We could try various different machine learning models to attempt to do so. Some examples of such machine learning models we could use are random forest and linear regression. They are methods which we could generally use to apply regression techniques to attempt to construct a linear relationship between price and various other variables (in this case, it will be project name, date of sales, size of flat etc). What we ultimately try to construct is a predictive model which allows us to have the highest confidence in prediction by attempting to reducing as much prediction errors as possible (think about Mean Absolute Error and Root Mean Squared Error)
If you are already feeling confused at this point of time, don't be as these information are highly technical in nature. You may read up more about them if you want to. Otherwise, I believe the information above in the box plots and scatter plots are more than enough for you to better understand the property prices in D19. I will also attempt to explain or illustrate more of this in a separate post in the future.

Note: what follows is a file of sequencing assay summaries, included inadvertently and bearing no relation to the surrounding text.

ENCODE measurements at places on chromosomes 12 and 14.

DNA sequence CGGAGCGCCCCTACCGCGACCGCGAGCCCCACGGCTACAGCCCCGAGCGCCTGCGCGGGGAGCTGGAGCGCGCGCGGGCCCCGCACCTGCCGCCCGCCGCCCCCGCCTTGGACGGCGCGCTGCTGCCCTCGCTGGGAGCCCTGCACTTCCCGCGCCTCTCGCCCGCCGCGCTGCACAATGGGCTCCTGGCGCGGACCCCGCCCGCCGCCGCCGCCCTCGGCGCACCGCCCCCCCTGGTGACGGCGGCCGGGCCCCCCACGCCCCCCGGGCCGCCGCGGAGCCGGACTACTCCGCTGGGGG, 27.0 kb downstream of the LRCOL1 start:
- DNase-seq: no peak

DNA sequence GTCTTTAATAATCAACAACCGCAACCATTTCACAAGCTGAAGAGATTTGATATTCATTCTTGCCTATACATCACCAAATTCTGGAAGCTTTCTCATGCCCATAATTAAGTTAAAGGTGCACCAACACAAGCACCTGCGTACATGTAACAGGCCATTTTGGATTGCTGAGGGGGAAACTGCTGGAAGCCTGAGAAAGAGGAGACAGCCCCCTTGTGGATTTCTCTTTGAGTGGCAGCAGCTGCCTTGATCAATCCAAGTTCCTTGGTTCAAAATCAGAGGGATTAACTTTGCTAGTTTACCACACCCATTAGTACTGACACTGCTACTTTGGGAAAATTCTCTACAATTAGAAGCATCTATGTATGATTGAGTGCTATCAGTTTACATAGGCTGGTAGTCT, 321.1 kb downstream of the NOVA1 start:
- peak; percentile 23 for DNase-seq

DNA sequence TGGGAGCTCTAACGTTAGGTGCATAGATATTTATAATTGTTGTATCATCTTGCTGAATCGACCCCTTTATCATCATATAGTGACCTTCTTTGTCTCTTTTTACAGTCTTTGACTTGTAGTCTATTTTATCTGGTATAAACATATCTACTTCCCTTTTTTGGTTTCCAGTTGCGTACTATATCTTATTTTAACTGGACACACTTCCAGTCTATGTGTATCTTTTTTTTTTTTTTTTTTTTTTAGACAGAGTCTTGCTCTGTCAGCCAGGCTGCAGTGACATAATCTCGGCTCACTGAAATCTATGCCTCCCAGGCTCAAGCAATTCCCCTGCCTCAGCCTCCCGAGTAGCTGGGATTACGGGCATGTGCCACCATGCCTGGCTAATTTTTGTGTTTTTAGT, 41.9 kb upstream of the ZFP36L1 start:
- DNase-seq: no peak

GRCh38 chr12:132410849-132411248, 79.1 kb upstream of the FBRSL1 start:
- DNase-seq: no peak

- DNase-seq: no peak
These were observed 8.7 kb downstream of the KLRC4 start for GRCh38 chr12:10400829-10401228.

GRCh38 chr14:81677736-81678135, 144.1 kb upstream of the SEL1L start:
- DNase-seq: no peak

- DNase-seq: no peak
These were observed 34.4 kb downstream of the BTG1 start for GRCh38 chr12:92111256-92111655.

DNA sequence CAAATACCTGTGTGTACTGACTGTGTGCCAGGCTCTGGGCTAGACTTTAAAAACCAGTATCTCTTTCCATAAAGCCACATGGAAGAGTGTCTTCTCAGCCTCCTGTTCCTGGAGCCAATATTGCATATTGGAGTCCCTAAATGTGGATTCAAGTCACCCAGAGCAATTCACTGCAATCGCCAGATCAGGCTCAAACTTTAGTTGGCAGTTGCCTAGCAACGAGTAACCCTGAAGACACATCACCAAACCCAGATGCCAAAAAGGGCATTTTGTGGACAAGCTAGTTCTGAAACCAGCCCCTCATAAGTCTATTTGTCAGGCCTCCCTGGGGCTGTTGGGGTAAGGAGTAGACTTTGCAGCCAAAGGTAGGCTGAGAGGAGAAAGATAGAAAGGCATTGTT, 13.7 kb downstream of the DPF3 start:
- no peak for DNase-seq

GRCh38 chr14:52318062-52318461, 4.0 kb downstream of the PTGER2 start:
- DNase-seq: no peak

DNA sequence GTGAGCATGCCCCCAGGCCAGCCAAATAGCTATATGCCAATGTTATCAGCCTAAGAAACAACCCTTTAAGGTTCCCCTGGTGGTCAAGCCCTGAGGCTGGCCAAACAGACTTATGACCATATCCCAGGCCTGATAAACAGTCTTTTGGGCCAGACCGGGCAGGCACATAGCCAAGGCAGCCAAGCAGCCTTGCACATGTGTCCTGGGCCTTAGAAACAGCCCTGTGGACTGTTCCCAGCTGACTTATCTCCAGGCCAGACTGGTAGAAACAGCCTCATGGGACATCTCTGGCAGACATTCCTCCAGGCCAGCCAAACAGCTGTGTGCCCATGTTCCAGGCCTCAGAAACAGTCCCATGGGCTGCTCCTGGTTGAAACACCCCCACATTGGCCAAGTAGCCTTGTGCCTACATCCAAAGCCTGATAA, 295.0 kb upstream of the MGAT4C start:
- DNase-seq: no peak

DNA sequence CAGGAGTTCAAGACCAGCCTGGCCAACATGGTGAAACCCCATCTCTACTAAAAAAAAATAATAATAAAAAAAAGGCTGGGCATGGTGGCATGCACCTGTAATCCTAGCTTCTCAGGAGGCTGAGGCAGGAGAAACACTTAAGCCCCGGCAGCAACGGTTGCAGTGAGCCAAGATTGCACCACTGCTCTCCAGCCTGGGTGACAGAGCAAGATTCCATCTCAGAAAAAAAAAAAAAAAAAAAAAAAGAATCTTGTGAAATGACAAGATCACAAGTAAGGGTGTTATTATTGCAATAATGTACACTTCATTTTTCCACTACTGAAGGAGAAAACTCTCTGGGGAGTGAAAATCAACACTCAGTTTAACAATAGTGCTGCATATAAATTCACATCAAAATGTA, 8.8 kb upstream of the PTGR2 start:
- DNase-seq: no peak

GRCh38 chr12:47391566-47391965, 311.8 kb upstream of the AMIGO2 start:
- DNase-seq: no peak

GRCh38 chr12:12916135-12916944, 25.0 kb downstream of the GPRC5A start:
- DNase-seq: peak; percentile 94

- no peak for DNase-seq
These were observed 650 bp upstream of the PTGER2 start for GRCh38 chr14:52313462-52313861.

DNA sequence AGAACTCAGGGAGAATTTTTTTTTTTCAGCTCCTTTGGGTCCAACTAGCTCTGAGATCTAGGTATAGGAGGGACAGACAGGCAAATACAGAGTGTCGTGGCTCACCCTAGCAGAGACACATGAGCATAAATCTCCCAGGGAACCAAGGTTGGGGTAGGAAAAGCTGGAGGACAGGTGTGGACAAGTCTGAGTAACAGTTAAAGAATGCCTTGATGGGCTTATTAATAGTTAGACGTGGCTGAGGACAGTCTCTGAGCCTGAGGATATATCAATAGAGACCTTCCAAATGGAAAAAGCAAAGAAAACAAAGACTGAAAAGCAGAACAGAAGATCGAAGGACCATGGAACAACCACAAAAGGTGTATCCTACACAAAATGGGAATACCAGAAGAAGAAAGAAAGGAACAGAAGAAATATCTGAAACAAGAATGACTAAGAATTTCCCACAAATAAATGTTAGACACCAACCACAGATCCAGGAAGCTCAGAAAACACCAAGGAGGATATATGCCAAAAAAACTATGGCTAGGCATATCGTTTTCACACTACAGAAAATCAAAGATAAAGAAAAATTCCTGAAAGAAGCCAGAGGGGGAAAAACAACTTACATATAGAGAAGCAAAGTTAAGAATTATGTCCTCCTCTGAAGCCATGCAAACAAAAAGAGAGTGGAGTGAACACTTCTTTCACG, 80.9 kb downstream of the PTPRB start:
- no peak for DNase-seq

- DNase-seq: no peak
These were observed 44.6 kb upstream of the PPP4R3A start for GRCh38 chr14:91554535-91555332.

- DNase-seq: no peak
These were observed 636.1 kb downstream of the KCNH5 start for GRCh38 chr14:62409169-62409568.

Running through all 6989 transactions through several machine learning models, I eventually achieve a model which provides me with suitable evaluation results (MAE of 62363, RMSE of 219612 and R2 of 0.917).
I then now try to put this machine learning model to practice and use it to determine what should be a reasonable price for the following property.
Project: Jewel @ Buangkok
Area: 732 sqft
Floor level: Low Floor (assume to be 01 to 05)
Running through the machine learning model which I have created, the price I have obtained is $900,000 which is lesser than the asking price of $1,100,000. This might suggest there is some room for negotiation. But of course, more investigation will also be needed to look at other factors beyond these parameters.
Of course, the above example is just a glimpse of what is achievable as you could actually use it to determine a lot more property prices in the region. In the future, I will also consider uploading this machine learning model online so you could actually use it to determine/predict property prices based on this model. But that's a story for another day.
Now, with these data in mind, go be a data science investor!